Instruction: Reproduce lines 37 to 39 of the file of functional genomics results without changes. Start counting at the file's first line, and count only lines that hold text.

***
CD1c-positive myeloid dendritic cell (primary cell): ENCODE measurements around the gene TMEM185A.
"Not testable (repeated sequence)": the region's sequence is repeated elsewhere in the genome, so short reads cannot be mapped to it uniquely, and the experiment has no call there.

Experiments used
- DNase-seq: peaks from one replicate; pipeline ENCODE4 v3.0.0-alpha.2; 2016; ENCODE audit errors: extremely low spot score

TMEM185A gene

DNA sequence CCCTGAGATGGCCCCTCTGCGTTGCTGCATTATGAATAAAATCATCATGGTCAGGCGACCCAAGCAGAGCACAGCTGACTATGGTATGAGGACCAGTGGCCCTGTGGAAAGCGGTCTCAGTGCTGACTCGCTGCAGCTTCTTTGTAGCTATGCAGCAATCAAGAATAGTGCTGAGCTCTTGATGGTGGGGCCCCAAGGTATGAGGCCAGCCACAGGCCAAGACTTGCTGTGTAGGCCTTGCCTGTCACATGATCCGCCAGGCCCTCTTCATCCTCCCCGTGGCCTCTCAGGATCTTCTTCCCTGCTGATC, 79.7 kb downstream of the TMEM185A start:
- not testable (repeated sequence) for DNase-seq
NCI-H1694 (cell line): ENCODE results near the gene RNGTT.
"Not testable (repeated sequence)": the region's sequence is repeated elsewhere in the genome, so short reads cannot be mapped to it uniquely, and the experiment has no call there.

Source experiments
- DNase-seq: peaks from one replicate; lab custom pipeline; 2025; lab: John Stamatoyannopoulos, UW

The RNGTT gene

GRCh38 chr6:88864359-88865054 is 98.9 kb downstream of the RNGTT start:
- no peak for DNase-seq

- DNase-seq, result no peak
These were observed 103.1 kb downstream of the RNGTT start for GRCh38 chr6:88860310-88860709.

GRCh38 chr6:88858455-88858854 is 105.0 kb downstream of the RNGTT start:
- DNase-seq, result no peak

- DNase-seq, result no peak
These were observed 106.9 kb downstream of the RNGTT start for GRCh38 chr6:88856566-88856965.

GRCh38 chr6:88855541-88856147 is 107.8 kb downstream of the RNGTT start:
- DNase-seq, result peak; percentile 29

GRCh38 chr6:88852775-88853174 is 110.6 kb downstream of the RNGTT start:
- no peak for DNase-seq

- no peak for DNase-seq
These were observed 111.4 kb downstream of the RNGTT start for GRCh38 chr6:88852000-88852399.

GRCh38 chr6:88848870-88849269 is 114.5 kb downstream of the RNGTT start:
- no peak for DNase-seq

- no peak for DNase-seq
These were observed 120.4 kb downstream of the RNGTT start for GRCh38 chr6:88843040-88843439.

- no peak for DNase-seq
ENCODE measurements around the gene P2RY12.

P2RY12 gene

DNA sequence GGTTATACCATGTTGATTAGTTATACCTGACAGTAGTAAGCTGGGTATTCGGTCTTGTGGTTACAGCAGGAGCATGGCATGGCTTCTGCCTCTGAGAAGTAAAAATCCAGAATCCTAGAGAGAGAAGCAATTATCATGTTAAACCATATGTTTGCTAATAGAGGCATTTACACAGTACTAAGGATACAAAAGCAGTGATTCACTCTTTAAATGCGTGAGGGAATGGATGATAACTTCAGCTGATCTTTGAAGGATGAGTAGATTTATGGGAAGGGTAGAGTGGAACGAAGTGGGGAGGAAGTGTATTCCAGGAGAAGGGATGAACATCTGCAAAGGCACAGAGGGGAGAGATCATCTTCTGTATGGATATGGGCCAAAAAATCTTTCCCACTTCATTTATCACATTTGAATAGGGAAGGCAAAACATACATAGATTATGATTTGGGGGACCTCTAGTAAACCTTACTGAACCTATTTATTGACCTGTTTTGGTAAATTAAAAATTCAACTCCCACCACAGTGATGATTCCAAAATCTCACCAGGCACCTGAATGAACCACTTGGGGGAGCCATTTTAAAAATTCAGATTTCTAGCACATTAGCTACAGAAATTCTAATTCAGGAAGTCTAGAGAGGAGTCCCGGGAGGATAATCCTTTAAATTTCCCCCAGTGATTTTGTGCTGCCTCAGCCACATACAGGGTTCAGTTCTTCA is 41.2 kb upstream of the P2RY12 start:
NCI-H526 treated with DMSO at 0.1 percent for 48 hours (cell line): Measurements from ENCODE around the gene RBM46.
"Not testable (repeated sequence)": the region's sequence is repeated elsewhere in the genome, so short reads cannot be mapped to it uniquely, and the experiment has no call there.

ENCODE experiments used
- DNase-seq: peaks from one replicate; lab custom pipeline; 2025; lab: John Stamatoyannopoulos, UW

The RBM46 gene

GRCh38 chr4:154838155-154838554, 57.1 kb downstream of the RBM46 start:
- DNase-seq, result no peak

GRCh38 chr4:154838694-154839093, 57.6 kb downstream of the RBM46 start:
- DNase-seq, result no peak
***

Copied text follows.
ENCODE experiments used
- DNase-seq: peaks from one replicate; lab custom pipeline; 2025; lab: John Stamatoyannopoulos, UW

The RBM46 gene